Can a migraine cause brain damage?

Can Migraine actually cause permanent, damaging changes to the brain structure? According to this study published in the medical journal of the American Academy of Neurology, that is precisely what these researchers in Denmark found. While we have been actually resolving Migraines for many years through Physiological Neuromuscular dentistry, the medical specialists ‘manage’ migraines with medications for life. How does PNMD resolve migraines? We normalize the jaw and neck posture by aligning them to an unstrained position of the muscles. This also optimizes the blood flow to the brain through the vertebral arteries which are often kinked when the upper cervical vertebrae are misaligned due to a jaw misalignment. Could this be the explanation of the brain damage these researchers found in unresolved migraine patients?

Migraine May Permanently Change Brain Structure

American Academy of Neurology (AAN) (2013, August 28)

Migraine may have long-lasting effects on the brain's structure, according to a study published in the August 28, 2013, online issue of Neurology®, the medical journal of the American Academy of Neurology.

"Traditionally, migraine has been considered a benign disorder without long-term consequences for the brain," said study author Messoud Ashina, MD, PhD, with the University of Copenhagen in Denmark. "Our review and meta-analysis study suggests that the disorder may permanently alter brain structure in multiple ways."

The study found that migraine raised the risk of brain lesions, white matter abnormalities and altered brain volume compared to people without the disorder. The association was even stronger in those with migraine with aura.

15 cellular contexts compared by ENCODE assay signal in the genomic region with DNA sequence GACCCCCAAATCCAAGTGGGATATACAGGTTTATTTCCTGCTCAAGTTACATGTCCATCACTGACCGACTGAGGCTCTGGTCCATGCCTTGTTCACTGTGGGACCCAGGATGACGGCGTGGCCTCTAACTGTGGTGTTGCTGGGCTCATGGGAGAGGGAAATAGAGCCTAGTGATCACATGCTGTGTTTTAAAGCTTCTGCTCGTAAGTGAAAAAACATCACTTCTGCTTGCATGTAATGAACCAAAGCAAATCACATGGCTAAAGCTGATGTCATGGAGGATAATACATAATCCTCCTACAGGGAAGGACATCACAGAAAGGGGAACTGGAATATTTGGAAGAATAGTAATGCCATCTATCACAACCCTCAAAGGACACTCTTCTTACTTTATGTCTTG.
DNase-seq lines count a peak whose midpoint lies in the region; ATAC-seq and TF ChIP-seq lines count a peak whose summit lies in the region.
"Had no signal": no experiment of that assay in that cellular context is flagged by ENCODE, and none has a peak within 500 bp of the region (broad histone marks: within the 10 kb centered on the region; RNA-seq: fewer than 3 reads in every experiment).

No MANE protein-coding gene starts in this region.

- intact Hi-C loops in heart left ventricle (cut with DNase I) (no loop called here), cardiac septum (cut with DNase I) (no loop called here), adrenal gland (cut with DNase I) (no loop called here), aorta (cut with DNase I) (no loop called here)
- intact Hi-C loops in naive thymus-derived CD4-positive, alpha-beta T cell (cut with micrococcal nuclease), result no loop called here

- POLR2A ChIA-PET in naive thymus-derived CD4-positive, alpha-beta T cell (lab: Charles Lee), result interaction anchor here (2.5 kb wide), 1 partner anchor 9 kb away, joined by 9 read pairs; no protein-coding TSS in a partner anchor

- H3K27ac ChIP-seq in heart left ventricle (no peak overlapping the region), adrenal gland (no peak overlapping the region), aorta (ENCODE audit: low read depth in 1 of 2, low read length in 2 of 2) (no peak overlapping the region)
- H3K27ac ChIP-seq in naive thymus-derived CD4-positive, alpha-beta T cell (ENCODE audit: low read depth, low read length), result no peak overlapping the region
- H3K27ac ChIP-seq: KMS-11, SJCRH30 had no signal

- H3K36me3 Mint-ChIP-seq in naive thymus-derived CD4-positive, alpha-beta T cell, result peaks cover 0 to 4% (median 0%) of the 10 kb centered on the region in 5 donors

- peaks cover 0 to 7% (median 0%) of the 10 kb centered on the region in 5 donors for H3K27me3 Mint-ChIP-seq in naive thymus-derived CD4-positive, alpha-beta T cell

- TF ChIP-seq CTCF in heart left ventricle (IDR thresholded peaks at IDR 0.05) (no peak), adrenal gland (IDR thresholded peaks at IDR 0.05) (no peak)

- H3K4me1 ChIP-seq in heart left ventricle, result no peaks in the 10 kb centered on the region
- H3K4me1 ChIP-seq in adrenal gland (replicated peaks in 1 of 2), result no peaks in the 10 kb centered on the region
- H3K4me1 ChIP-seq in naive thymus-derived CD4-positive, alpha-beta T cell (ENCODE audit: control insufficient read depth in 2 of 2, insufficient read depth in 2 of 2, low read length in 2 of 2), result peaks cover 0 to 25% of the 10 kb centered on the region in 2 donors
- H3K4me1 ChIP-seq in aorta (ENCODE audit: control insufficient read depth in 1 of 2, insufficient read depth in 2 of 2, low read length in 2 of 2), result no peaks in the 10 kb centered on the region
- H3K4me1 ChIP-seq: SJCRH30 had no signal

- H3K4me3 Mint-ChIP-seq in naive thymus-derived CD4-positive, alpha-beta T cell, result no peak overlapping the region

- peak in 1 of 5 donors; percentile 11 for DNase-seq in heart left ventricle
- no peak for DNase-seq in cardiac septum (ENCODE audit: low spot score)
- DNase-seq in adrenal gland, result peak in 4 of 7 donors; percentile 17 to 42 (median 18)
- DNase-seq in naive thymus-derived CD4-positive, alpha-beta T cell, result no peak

For the meta-analysis, researchers reviewed six population-based studies and 13 clinic-based studies to see whether people who experienced migraine or migraine with aura had an increased risk of brain lesions, silent abnormalities or brain volume changes on MRI brain scans compared to those without the conditions.

The results showed that migraine with aura increased the risk of white matter brain lesions by 68 percent and migraine with no aura increased the risk by 34 percent, compared to those without migraine. The risk for infarct-like abnormalities increased by 44 percent for those with migraine with aura compared to those without aura. Brain volume changes were more common in people with migraine and migraine with aura than those with no migraines.

"Migraine affects about 10 to 15 percent of the general population and can cause a substantial personal, occupational and social burden," said Ashina. "We hope that through more study, we can clarify the association of brain structure changes to attack frequency and length of the disease. We also want to find out how these lesions may influence brain function."

Journal Reference:
1. Asma Bashir, Richard B. Lipton, Sait Ashina and Messoud Ashina. Migraine and structural changes in the brain A systematic review and meta-analysis. Neurology, 2013 DOI: 10.1212/WNL.0b013e3182a6cb32


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